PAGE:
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What Are the Best Tips for Making Filo Desserts?

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  • Written By: Gregory Hanson
  • Edited By: Susan Barwick
  • Last Modified Date: 23 July 2017
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There are several tricks to making delicious desserts using filo dough, some relating to the care and handling of the dough, others having to do with the selection of ingredients used to add flavor to the filo. Making filo dough from scratch is tricky, but not impossible, although many cooks prefer to use dough purchased at a store. Assembling filo desserts requires careful preparation and great speed. Filo pastries are normally associated with Greek or Turkish desserts, but the dough can be used to stand in for other types of pastry dough as well.

Traditional dough for filo desserts is made mostly from flour and water. This dough is then stretched meticulously by hand into sheets as thin as parchment. These sheets are very fragile, and the technique of making them by hand requires a good deal of practice to master.

Most home cooks do not have the time to make traditional dough but can produce a perfectly serviceable alternative using a pasta machine or rolling pin. The same basic recipe can be used. Rolling proceeds either by hand or by using successive pasta machine settings but stops with a very thin, rather than parchment-like, dough. This dough is much easier to prepare and is distinguishable from traditional filo dough mostly by its appearance rather than its flavor or baking characteristics.

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Another common alternative to making dough for filo desserts from scratch is the use of pre-packaged frozen dough. This type of dough is mass-produced and generally of good quality. It dough should be thawed before use.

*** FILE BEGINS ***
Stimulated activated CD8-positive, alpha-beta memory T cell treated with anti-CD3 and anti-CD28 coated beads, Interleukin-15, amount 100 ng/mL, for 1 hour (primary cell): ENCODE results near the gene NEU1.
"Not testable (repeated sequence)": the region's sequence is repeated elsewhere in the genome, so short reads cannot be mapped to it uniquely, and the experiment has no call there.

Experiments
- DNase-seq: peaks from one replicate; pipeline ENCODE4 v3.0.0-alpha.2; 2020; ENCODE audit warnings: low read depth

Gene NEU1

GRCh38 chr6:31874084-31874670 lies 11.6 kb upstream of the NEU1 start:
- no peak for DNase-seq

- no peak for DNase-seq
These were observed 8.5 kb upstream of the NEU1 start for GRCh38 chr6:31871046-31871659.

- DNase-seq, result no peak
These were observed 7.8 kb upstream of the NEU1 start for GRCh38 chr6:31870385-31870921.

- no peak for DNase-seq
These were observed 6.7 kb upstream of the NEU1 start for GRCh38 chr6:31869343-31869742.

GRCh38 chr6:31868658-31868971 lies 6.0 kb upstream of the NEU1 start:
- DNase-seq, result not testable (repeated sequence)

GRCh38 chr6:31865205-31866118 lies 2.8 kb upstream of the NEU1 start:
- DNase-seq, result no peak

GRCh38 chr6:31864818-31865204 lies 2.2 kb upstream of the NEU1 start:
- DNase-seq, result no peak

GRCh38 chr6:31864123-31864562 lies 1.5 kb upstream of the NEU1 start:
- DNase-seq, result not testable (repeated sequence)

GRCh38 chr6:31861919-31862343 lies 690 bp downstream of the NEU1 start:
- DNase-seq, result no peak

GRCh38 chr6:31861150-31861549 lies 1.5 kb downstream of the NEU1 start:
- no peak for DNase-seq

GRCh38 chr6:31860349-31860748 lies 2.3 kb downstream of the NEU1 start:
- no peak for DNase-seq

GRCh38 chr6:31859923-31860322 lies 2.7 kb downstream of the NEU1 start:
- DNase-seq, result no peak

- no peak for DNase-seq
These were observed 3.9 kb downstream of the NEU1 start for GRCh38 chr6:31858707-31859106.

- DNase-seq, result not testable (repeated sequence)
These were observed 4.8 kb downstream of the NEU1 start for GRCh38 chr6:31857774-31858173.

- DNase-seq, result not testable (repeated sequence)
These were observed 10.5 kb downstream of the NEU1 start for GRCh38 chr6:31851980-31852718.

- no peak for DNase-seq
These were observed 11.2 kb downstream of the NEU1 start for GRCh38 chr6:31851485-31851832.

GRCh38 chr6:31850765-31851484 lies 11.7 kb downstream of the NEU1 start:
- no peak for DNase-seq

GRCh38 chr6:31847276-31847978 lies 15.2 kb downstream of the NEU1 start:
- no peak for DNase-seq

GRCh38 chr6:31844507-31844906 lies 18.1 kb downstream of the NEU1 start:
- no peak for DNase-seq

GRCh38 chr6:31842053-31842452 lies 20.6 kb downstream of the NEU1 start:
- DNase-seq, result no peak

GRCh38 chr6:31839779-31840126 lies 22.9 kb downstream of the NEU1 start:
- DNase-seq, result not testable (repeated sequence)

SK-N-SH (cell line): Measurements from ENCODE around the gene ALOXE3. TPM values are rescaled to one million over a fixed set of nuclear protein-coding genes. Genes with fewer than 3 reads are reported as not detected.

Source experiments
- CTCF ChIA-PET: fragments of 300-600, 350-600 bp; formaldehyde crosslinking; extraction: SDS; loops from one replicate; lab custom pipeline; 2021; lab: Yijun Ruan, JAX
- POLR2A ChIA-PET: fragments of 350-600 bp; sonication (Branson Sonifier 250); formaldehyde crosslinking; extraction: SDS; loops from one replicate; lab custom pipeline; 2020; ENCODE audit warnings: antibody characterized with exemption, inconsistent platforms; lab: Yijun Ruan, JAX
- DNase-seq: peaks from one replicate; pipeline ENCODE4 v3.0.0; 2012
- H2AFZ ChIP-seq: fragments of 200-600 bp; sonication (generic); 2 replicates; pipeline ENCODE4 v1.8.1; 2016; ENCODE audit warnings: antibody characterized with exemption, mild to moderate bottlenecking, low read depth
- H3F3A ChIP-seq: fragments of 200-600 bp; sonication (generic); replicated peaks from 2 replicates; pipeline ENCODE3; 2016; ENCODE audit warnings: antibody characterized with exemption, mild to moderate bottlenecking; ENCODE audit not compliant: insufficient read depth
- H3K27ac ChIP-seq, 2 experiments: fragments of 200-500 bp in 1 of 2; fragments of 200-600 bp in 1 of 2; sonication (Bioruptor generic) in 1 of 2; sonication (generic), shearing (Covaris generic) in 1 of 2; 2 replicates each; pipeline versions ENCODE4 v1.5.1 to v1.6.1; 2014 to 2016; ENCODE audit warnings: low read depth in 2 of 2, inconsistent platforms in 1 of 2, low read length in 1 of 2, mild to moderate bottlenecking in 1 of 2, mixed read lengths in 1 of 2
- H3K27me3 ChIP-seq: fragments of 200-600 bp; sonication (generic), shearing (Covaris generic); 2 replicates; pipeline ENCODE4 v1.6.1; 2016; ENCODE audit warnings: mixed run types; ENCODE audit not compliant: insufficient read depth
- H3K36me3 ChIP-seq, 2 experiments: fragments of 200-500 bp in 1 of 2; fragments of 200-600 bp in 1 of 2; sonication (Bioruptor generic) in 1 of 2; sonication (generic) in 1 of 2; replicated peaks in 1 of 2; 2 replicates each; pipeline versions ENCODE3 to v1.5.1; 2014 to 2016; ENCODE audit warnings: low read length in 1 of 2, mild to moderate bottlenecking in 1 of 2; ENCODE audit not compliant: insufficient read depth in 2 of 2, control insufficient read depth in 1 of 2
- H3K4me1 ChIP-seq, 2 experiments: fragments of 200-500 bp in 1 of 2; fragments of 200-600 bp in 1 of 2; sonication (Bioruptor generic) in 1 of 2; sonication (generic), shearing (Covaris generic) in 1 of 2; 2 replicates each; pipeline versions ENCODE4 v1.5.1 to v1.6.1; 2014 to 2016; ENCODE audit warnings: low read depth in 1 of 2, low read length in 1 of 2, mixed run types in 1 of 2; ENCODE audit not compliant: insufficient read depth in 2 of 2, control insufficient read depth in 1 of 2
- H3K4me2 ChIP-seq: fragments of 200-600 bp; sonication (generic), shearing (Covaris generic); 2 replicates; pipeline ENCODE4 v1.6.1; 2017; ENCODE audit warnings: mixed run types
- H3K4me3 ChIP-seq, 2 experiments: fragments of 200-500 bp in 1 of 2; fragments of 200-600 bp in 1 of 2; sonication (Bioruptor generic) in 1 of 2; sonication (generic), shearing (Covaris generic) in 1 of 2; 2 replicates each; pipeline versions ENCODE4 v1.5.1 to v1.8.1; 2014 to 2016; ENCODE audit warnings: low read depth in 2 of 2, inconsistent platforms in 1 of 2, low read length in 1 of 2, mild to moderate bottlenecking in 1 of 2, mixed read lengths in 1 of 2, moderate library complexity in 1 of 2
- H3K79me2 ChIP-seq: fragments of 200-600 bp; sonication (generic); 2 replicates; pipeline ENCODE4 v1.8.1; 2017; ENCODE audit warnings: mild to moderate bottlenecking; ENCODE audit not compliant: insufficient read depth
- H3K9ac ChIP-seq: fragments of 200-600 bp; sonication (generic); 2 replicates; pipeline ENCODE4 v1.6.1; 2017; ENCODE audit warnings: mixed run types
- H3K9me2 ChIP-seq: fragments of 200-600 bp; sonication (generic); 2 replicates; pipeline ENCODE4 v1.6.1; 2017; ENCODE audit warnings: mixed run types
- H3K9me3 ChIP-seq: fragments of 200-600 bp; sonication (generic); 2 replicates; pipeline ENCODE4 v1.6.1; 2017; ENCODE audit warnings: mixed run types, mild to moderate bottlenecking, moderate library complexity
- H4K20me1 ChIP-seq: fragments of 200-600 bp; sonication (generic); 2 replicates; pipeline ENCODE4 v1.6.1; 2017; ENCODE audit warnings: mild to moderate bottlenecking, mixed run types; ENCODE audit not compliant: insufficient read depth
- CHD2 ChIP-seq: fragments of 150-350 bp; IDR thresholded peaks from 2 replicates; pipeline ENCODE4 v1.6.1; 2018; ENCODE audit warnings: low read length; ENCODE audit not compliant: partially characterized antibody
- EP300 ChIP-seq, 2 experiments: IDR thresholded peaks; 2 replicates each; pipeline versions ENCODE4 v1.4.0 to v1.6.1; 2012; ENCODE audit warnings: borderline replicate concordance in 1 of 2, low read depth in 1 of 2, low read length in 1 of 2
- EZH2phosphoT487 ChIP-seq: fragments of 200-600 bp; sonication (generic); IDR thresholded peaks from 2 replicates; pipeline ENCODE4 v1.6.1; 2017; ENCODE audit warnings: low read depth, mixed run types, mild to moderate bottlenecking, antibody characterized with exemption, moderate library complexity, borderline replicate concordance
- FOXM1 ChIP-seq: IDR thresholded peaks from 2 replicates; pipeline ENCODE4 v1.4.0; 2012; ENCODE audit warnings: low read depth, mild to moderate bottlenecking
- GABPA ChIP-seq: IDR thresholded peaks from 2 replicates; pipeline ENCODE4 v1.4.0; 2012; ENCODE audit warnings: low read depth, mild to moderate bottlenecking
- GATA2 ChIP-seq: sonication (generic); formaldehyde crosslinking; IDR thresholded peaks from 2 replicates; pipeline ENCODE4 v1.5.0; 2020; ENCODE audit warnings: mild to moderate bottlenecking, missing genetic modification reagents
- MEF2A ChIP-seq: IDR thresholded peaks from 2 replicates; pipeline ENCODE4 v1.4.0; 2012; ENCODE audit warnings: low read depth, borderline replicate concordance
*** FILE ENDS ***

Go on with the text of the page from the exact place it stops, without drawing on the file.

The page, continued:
When preparing filo desserts, it is essential to work quickly. Filo dough, especially traditional dough, dries very, very rapidly. When assembling a dessert, all ingredients should be made ready and centrally located before the dough is opened or uncovered. Once the dough is exposed to air, time is of the essence, and a cook should move rapidly to build the layers of a baklava or similar dessert. Dough should be left in a package or covered with a moist cloth until the moment it is needed.

Some tricks are available for cooks who are in a hurry or who must produce a great many desserts. Traditional filo desserts usually call for each layer of dough to be treated with butter. Some cooks save a bit of time by adding butter to one or two layers only and allowing the baking process to melt the butter throughout the pastry. Cooks on a budget, or running short of ingredients, may opt to replace the honey that is typically used in filo desserts with a simple syrup cooked down from sugar and water.

A majority of filo desserts are based on flavors from the eastern Mediterranean and call for nuts, sweet fruit, and honey. Filo dough is versatile, however, and can be used as a substitute for other types of light and flaky pastry dough, if needed. Strudels, for instance, can be made easily using this light flaky dough.

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